VW's Solution to Vehicle Recall - Replace Newer Vehicles with Older Vehicles



  • I actually find VW's solution to the recall inventive and satisfactory, yet still hillarious. Basically NHTSA recalled vehicles manufactured in September because they didn't meet saftety standards that were implemented that month. VW decided to supply the people who bought those vehicles with ones produced in August to solve the problem since the ones made in August were exactly the same but complied with the safety regulations that were in place at the time. They then brought the new vehicles up to standards starting in October.

     



  •  It works on paper!



  • That made me laugh out loud.



  •  Clever solution until one of those 27 claims they waited until September so they would be getting a car with the new safety standards.

     

    Admitedly, the likelihood of that hapenning is pretty low.



  • "Yes, I will gladly swap my brand new car that has all of the options packages I wanted, the paint job I wanted, the interior I wanted, and all of the modifications I have made to the audio system, for a generic car with none of those customisations, that was produced a couple of months earlier." Don't see it happening. And before you think that nobody would have made that many customisations; it's a Beetle. How many of those do you think have been painted white, with stripes down the middle, and a (53) sticker on the front? And how many of those will have made interior changes to match.



  • The more I think about this story, the more it exemplifies the nature of a true WTF.

    The most entertaining thing is I don't even think there's a physical change to the cars manufactured before or after September 1; I think it's just a paperwork thing related to test procedures. (There is no indication from the three articles I read that the design was changed to pass the higher test speed; just that the new model year actually had the tests performed on it.  I will admit that articles in media, though, are often really lacking in accurate technical details.)



  • @TarquinWJ said:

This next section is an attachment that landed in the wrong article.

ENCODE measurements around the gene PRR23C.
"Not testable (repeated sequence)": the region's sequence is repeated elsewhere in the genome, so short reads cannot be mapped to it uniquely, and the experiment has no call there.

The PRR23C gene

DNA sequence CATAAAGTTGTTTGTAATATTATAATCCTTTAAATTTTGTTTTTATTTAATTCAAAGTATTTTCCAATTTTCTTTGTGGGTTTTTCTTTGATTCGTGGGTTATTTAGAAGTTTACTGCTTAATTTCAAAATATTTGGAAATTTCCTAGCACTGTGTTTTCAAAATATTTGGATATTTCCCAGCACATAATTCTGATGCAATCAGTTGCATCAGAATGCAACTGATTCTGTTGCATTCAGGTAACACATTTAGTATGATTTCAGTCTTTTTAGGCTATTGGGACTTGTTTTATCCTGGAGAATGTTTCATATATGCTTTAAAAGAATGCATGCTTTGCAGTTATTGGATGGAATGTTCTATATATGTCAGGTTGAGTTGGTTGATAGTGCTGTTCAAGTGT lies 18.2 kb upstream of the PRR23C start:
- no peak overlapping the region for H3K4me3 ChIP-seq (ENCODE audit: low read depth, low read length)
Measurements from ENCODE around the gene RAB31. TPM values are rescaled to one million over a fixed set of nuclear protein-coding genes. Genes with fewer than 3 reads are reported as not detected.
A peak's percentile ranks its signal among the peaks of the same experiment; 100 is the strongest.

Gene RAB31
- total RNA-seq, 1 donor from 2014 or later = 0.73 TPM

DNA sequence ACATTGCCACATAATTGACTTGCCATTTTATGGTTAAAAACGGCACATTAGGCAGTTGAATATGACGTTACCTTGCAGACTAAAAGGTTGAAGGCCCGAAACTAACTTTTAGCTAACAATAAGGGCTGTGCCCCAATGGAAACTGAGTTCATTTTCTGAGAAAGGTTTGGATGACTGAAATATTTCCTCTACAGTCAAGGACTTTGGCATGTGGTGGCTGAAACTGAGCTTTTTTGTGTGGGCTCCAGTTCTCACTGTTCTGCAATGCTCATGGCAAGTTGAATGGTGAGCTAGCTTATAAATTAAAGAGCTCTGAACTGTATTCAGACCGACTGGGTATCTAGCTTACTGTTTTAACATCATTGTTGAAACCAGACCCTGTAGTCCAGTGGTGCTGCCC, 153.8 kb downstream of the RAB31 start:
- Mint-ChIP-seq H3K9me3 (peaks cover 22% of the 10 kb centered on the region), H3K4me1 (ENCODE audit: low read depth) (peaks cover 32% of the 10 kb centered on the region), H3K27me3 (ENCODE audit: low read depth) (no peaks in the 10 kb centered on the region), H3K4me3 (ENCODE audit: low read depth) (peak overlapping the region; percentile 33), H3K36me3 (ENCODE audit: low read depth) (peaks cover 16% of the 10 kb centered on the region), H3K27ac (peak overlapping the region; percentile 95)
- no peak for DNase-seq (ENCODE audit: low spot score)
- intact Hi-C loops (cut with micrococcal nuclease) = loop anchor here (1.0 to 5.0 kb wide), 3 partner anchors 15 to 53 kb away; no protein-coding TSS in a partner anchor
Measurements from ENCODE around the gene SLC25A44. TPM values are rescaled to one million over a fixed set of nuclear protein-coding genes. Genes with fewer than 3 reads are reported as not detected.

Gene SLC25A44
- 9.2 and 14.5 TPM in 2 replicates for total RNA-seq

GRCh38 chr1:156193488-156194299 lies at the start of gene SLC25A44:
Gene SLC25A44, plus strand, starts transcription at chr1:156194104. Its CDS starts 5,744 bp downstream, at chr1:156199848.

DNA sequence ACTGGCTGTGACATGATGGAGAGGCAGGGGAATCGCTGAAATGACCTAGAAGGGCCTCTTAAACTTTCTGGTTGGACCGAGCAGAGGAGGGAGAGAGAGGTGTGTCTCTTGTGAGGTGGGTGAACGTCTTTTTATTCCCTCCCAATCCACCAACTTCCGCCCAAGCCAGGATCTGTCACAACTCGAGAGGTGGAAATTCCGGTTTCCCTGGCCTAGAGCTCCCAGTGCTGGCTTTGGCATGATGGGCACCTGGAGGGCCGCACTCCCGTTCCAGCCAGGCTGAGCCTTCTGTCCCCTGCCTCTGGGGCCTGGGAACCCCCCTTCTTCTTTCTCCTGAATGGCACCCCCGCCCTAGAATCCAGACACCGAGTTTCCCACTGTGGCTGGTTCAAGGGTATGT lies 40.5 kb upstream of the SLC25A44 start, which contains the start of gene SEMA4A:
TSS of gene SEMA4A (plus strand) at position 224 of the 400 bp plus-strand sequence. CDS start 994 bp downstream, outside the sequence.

"Yes, I will gladly swap my brand new car that has all of the options packages I wanted, the paint job I wanted, the interior I wanted, and all of the modifications I have made to the audio system, for a generic car with none of those customisations, that was produced a couple of months earlier." Don't see it happening. And before you think that nobody would have made that many customisations; it's a Beetle. How many of those do you think have been painted white, with stripes down the middle, and a (53) sticker on the front? And how many of those will have made interior changes to match.

    Considering there's only 20-some cars affected, I'm guessing VW is going to make you happy... they certainly can afford to give away 20-some cars, and they certainly don't want you bitching to the feds. (If it was 20,000 affected, you'd have a point.)



  • @TarquinWJ said:

    And before you think that nobody would have made that many customisations; it's a Beetle. How many of those do you think have been painted white, with stripes down the middle, and a (53) sticker on the front? And how many of those will have made interior changes to match.
     

    On Sunday I saw a Beetle painted red with big black spots, and two ladybug antenna things sticking up out of the roof just above the windshield. So maybe you've got a point there.



  • @too_many_usernames said:

    The more I think about this story, the more it exemplifies the nature of a true WTF.

    The most entertaining thing is I don't even think there's a physical change to the cars manufactured before or after September 1; I think it's just a paperwork thing related to test procedures. (There is no indication from the three articles I read that the design was changed to pass the higher test speed; just that the new model year actually had the tests performed on it.  I will admit that articles in media, though, are often really lacking in accurate technical details.)

    You would be correct - the issue is whether or not the vehicle was certified for crash testing at 30 or 35 MPH. The former was the old standard, the latter became the standard on September 1. CNN's article is more informative (shockingly) if not just as hillariously titled.

     http://money.cnn.com/2011/01/31/autos/volkswagen_beetle_recall/index.htm



  • @Someone You Know said:

    @TarquinWJ said:

    And before you think that nobody would have made that many customisations; it's a Beetle. How many of those do you think have been painted white, with stripes down the middle, and a (53) sticker on the front? And how many of those will have made interior changes to match.
     

    On Sunday I saw a Beetle painted red with big black spots, and two ladybug antenna things sticking up out of the roof just above the windshield. So maybe you've got a point there.

    People that do that are my heros!


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